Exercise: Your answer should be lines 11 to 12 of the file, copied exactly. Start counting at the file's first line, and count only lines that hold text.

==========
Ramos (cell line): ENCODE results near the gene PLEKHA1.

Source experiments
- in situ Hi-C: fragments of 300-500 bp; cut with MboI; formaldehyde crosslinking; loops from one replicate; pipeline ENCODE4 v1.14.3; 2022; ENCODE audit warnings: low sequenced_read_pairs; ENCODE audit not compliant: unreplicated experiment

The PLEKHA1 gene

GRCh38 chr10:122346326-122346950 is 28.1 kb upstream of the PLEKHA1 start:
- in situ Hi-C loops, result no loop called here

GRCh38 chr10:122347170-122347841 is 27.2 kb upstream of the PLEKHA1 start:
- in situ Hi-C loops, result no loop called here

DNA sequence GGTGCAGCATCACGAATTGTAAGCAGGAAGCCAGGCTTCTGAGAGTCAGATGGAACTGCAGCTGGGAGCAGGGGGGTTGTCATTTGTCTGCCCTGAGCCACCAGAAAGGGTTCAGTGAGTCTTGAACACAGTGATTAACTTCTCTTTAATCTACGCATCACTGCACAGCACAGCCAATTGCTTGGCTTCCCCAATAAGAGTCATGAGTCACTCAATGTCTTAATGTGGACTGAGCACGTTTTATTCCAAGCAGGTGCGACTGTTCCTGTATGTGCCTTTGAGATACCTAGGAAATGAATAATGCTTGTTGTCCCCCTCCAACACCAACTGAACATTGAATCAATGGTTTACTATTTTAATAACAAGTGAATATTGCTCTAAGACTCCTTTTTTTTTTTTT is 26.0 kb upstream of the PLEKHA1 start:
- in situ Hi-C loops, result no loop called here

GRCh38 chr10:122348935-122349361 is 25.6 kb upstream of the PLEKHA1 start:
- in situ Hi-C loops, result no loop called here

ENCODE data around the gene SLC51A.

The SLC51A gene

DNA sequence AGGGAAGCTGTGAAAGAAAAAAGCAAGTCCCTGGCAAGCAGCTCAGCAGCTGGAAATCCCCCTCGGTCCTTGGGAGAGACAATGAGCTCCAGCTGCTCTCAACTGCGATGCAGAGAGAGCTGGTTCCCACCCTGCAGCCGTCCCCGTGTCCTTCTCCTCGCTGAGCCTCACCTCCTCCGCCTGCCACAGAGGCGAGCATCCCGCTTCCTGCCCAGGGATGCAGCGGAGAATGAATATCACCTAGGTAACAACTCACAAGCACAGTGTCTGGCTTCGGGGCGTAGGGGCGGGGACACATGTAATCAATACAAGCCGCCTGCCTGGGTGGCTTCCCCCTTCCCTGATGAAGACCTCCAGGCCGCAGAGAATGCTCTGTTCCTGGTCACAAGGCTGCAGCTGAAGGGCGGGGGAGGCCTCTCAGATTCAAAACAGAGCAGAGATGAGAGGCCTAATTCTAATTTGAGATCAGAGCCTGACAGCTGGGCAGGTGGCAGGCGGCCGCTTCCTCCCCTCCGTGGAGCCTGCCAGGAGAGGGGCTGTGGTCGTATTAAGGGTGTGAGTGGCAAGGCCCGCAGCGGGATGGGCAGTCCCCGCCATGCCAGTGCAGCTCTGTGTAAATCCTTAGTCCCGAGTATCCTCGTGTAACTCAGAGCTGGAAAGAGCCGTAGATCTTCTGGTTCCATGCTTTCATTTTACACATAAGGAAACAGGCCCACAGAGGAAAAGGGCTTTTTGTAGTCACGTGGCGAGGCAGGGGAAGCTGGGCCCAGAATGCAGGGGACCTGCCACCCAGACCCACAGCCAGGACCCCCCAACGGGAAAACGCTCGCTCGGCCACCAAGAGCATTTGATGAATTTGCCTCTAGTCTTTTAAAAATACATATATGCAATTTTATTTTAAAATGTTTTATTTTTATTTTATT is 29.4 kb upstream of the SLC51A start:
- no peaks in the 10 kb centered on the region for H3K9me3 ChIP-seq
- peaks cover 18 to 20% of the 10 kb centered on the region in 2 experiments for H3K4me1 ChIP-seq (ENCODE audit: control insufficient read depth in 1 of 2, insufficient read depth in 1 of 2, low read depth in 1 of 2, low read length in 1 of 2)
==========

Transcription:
GRCh38 chr10:122348935-122349361 is 25.6 kb upstream of the PLEKHA1 start:
- in situ Hi-C loops, result no loop called here